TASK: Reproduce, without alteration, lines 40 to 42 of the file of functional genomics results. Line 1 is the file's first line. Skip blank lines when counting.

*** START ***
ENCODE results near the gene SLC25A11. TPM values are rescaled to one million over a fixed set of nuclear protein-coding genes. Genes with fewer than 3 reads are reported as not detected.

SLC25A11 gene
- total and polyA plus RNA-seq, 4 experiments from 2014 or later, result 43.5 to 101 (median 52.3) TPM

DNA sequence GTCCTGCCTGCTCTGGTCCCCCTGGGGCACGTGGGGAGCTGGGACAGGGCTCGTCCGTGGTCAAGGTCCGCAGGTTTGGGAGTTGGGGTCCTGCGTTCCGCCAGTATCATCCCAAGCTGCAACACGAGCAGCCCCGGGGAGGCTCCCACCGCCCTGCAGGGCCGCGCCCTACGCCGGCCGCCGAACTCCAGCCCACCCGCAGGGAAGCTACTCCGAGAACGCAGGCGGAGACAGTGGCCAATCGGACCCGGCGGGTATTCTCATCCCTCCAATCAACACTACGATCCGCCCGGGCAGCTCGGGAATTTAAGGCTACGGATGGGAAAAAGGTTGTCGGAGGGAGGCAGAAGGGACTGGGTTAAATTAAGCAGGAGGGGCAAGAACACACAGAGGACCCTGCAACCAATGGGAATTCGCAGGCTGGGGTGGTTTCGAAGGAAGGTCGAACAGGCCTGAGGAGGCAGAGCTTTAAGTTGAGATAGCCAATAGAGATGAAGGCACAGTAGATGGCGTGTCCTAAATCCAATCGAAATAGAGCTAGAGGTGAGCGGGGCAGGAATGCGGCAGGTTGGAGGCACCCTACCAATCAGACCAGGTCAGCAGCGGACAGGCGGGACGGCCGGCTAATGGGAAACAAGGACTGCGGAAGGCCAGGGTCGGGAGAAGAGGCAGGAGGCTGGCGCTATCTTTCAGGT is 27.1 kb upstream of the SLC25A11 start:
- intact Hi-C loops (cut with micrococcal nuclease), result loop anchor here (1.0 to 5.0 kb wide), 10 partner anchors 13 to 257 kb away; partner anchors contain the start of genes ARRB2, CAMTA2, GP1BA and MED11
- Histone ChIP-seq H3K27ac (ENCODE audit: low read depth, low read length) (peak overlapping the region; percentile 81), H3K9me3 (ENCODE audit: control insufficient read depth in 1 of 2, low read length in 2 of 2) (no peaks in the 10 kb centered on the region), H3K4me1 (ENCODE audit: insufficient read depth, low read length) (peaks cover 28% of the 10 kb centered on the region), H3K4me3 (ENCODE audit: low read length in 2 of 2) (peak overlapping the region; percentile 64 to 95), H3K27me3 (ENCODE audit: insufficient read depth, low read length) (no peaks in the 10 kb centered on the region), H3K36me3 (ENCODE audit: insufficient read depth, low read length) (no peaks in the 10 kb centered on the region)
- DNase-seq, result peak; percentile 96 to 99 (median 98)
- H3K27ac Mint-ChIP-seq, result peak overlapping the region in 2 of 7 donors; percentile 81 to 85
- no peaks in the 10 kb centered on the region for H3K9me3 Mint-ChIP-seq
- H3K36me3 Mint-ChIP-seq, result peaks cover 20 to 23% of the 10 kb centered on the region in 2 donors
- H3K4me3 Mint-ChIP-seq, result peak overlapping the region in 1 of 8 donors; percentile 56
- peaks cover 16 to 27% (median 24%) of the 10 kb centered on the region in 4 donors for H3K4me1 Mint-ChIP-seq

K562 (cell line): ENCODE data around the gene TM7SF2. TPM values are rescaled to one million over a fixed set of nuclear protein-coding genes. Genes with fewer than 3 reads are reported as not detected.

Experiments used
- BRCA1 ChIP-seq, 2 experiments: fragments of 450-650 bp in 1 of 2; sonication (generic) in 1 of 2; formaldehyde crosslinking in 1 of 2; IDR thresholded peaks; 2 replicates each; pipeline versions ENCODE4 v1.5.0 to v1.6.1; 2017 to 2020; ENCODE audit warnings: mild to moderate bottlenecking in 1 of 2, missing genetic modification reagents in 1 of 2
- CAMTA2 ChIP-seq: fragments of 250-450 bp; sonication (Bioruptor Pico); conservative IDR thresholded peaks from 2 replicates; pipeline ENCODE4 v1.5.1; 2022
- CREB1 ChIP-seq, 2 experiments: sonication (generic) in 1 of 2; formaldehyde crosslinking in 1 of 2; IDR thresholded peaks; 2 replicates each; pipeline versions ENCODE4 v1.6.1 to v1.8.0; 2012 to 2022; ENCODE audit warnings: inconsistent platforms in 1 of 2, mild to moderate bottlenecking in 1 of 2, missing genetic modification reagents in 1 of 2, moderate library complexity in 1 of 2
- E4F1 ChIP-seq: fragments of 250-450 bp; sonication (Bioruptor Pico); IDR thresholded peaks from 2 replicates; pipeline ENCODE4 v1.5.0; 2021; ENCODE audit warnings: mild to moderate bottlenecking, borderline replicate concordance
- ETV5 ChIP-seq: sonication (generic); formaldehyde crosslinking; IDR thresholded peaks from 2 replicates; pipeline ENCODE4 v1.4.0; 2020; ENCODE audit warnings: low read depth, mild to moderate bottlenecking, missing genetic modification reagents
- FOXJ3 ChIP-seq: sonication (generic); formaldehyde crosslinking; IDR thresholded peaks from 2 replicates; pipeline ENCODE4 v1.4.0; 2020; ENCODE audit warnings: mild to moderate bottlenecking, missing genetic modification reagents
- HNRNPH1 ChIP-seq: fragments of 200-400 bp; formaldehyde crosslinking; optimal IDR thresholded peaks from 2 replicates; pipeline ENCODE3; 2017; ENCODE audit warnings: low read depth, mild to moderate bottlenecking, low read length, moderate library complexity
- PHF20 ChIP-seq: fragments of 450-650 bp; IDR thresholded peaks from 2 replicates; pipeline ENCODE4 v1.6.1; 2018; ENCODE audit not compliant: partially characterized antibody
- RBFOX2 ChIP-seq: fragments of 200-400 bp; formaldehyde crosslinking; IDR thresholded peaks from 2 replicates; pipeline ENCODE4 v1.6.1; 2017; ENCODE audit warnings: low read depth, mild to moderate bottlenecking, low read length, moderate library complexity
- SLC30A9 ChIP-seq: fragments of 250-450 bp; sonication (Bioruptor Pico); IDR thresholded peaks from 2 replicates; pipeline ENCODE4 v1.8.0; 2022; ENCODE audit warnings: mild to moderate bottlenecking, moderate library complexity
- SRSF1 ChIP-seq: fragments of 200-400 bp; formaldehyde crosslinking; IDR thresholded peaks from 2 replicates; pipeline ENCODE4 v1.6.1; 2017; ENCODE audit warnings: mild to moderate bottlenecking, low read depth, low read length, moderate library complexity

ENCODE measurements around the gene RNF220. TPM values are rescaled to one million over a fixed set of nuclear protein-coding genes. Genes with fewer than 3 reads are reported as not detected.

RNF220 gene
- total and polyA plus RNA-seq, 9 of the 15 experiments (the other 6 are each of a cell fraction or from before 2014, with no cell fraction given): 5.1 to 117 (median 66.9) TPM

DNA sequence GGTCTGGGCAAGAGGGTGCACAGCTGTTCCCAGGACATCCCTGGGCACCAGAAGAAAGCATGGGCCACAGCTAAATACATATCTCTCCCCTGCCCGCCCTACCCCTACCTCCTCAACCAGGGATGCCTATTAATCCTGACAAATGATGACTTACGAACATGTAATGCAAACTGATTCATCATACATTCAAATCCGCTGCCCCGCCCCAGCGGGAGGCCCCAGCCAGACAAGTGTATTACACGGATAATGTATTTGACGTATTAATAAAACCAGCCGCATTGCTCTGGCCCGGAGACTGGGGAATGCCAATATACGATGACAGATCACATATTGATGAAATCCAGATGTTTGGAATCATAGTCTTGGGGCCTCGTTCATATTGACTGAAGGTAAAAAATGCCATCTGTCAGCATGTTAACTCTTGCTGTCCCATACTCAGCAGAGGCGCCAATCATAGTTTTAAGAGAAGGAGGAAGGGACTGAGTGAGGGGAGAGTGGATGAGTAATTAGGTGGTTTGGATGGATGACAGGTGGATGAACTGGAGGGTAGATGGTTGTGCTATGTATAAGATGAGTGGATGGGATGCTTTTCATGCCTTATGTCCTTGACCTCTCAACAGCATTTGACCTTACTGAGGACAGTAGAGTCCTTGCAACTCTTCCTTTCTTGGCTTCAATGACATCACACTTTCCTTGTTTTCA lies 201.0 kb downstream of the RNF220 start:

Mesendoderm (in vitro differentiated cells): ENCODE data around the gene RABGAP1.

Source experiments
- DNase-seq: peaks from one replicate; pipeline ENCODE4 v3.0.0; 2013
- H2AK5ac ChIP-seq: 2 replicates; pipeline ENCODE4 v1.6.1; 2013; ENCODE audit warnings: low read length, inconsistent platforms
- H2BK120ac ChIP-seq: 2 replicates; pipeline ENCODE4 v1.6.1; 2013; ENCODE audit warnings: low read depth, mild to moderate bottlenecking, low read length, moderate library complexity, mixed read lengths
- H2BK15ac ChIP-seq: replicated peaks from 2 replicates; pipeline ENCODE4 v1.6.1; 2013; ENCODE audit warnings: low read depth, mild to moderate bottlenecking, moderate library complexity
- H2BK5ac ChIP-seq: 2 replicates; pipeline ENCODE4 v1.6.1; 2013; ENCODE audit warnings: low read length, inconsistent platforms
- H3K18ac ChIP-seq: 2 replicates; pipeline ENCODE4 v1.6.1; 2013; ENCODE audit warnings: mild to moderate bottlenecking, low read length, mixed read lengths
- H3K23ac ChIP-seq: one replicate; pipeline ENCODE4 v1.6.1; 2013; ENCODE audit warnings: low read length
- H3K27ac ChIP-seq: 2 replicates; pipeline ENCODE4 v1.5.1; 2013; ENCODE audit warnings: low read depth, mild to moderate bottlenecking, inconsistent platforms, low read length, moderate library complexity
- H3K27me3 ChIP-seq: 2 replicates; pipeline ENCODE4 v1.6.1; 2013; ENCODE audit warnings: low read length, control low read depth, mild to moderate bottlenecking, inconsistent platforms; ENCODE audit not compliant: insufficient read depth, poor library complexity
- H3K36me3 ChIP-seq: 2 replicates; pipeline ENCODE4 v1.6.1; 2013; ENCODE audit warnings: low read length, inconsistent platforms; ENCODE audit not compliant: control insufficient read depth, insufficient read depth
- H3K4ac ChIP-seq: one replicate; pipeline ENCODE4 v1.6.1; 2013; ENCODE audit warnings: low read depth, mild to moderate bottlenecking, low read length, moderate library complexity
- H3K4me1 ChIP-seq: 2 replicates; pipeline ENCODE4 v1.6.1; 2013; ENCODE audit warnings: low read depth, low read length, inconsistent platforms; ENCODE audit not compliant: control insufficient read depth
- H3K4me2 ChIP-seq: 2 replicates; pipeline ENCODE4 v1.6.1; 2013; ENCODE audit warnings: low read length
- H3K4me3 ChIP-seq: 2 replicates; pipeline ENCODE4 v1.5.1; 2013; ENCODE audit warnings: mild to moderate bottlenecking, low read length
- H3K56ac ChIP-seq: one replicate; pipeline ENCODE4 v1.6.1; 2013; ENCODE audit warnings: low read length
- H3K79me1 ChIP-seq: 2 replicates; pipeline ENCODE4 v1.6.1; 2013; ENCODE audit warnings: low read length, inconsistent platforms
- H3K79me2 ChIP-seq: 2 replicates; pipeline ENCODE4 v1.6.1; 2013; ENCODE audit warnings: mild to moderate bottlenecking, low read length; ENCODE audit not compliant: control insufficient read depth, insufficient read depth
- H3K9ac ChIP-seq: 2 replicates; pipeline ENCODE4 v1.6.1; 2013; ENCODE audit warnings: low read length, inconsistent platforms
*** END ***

- H3K27me3 ChIP-seq: 2 replicates; pipeline ENCODE4 v1.6.1; 2013; ENCODE audit warnings: low read length, control low read depth, mild to moderate bottlenecking, inconsistent platforms; ENCODE audit not compliant: insufficient read depth, poor library complexity
- H3K36me3 ChIP-seq: 2 replicates; pipeline ENCODE4 v1.6.1; 2013; ENCODE audit warnings: low read length, inconsistent platforms; ENCODE audit not compliant: control insufficient read depth, insufficient read depth
- H3K4ac ChIP-seq: one replicate; pipeline ENCODE4 v1.6.1; 2013; ENCODE audit warnings: low read depth, mild to moderate bottlenecking, low read length, moderate library complexity